Hearing set on proposed $332.5 million Washington County budget

April 23, 2008|By JOSHUA BOWMAN

WASHINGTON COUNTY -- In three weeks, the Washington County Commissioners will hold a public hearing on a proposed $332.5 million budget for the upcoming fiscal year that would allow them to hire dozens of public safety workers and fund an emergency housing unit at the detention center, among other things.

The county's budget, which would increase spending by $23.5 million, or 7.6 percent, over this fiscal year's budget, comes during an economic downturn in which some counties are considering major tax increases to deal with budget shortfalls.

Washington County will not raise its property tax rate this year, though it will earn $10.7 million more in property tax revenue because of rising assessments.

The county will raise water and sewer rates 3.7 percent and 3.6 percent, respectively. Those increases will earn the county $277,590 in new revenue, according to budget documents.


In general, the county has avoided the shortfalls of other counties because of its history of conservative budgeting when times were good, some commissioners have said.

"We didn't spend too much during recent good years, which puts us in a better position now," Commissioner James F. Kercheval said last week.

But others are questioning some of the spending that has been proposed.

The fiscal 2009 budget will fund 63.5 new full-time positions, many of which will be in public safety departments.

A $2.1-million increase for the Washington County Sheriff's Department will pay for an emergency housing unit at the detention center that will employ 11 new officers, and a $1-million increase in the Emergency Services Department budget will provide funding to start Phase 2 of the EMS strategic plan, which would add 18 life-support technicians.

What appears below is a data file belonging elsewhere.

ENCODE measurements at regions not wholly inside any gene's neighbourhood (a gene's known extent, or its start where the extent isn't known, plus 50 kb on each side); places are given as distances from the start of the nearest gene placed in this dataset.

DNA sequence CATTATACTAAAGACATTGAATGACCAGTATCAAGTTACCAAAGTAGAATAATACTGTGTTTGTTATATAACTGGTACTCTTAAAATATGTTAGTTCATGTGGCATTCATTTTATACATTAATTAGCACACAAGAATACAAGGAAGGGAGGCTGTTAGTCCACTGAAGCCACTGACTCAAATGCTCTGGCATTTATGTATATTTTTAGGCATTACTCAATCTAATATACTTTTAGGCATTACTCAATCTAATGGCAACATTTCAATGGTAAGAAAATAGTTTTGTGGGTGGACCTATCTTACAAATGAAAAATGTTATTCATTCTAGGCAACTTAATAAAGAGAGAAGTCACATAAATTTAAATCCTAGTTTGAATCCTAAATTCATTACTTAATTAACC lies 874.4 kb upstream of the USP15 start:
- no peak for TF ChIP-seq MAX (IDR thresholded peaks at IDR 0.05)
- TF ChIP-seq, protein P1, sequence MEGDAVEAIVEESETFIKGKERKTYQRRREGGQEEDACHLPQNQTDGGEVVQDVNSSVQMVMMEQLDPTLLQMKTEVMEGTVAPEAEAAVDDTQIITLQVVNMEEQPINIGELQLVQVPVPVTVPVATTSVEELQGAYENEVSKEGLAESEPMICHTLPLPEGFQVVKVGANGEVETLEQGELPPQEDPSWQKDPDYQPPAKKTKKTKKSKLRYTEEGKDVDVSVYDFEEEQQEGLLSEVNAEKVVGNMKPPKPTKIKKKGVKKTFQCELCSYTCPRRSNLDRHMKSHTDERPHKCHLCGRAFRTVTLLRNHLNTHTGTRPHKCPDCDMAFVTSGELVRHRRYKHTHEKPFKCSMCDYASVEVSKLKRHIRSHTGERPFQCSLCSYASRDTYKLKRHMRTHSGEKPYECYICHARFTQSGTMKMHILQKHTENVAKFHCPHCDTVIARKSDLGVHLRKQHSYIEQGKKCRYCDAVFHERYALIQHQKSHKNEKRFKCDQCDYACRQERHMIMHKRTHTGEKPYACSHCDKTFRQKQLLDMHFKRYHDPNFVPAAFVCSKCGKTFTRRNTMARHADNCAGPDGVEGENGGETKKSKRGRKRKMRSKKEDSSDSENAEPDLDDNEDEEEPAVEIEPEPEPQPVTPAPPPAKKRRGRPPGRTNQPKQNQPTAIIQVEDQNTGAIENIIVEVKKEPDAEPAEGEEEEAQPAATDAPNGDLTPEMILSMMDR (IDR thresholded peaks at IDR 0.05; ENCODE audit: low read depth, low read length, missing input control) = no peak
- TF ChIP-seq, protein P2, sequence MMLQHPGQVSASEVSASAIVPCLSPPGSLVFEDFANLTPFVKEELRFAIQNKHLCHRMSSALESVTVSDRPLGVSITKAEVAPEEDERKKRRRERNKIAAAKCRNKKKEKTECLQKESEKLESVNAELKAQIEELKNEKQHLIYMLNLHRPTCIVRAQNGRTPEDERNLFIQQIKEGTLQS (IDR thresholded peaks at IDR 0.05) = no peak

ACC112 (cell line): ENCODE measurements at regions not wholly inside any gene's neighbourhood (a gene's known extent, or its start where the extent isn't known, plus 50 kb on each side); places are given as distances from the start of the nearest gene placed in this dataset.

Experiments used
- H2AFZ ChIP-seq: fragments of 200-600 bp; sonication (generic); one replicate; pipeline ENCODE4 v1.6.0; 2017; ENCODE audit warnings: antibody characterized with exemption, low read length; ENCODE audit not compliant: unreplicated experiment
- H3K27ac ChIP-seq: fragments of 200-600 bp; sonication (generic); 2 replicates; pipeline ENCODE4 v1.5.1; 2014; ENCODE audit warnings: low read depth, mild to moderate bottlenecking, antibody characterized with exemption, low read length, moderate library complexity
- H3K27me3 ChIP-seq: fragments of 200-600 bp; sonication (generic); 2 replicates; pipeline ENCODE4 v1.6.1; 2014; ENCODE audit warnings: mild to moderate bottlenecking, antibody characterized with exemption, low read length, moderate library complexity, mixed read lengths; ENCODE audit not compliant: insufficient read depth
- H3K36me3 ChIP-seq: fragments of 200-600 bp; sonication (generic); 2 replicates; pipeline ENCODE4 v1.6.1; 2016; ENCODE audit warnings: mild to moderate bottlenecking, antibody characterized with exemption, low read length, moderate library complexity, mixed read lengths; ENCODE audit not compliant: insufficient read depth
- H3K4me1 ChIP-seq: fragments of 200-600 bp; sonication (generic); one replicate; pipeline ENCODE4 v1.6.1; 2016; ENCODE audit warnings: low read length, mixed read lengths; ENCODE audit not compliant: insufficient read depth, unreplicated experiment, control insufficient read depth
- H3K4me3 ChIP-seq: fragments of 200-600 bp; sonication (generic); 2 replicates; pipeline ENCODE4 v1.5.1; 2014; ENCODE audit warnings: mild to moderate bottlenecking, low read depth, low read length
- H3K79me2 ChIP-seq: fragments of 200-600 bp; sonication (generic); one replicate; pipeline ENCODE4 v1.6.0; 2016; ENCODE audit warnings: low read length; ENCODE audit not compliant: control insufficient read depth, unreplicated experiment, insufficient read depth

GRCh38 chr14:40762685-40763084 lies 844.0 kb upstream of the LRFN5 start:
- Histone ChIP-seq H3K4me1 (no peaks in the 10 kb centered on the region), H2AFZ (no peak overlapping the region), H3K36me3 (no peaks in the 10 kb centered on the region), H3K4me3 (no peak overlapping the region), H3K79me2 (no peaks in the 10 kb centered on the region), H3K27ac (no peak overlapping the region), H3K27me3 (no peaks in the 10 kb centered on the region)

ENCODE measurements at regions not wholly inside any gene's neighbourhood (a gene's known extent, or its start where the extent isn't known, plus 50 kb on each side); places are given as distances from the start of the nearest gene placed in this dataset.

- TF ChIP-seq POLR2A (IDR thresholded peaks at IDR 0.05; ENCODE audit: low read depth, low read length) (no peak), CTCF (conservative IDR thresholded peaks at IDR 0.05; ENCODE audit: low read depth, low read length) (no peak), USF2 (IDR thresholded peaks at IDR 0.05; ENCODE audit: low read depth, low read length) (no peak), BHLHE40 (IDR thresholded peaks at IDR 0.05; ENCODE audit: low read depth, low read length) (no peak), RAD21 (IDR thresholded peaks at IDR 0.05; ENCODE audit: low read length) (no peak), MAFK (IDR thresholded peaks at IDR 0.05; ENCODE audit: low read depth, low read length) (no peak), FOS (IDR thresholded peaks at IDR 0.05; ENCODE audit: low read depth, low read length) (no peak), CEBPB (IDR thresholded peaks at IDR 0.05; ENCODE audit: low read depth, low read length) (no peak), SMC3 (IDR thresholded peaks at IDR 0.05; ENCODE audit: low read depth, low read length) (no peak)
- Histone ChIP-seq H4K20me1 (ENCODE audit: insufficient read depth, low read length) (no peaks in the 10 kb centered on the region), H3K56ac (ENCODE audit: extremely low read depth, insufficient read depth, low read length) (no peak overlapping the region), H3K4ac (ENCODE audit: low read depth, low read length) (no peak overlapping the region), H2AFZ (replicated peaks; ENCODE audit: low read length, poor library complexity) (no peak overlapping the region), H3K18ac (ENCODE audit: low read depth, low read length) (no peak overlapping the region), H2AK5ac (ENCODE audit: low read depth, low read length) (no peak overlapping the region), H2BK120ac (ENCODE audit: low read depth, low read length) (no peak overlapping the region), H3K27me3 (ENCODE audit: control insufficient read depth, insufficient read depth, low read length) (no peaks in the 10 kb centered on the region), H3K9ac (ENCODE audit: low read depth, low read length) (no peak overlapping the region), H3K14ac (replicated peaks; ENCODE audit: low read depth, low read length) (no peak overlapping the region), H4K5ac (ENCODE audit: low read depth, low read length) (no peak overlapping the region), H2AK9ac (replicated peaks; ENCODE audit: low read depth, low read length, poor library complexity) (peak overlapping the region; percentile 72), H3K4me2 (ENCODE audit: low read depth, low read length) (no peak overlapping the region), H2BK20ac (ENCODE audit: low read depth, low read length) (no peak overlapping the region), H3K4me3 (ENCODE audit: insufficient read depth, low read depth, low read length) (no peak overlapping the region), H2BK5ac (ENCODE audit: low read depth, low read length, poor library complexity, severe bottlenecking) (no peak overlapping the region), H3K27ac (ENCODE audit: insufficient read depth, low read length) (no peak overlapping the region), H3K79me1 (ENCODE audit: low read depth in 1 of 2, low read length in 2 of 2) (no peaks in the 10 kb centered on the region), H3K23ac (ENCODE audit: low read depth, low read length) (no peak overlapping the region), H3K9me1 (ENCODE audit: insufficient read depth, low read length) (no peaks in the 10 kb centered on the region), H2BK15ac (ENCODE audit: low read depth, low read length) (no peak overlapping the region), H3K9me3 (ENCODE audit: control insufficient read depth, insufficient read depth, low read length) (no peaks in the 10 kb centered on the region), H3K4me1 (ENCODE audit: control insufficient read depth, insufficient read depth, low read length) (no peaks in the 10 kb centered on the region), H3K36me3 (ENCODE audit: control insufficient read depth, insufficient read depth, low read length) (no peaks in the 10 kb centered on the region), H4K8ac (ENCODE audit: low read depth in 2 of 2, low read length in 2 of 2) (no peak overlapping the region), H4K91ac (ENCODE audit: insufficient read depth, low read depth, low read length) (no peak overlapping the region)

Funding for the EMS positions has been a contentious issue, with Commissioners Kristin B. Aleshire and William J. Wivell arguing that the money should not be set aside until Phase I of the plan is fully implemented.

Other disagreements have centered on funding for nonprofits and a temporary senior center.

The county would borrow $12 million under the budget proposal, a number that has come down more than $8 million since budget talks began.

"It's a reasonable number, considering some of the constraints of the (capital improvement plan)," Wivell said.

The county commissioners will hold a public hearing on the budget on May 13 at 7 p.m. at Hagerstown Community College's Kepler Theater.

County budget highlights:

Total spending: $332.5 million

General fund: $206.9 million

Capital Improvement Plan: $81.6 million

Washington County Board of Education: $87.3 million

Washington County Sheriff's Department: $22.2 million

Hagerstown Community College: $8.7 million

Washington County Emergency Services: $9.3 million

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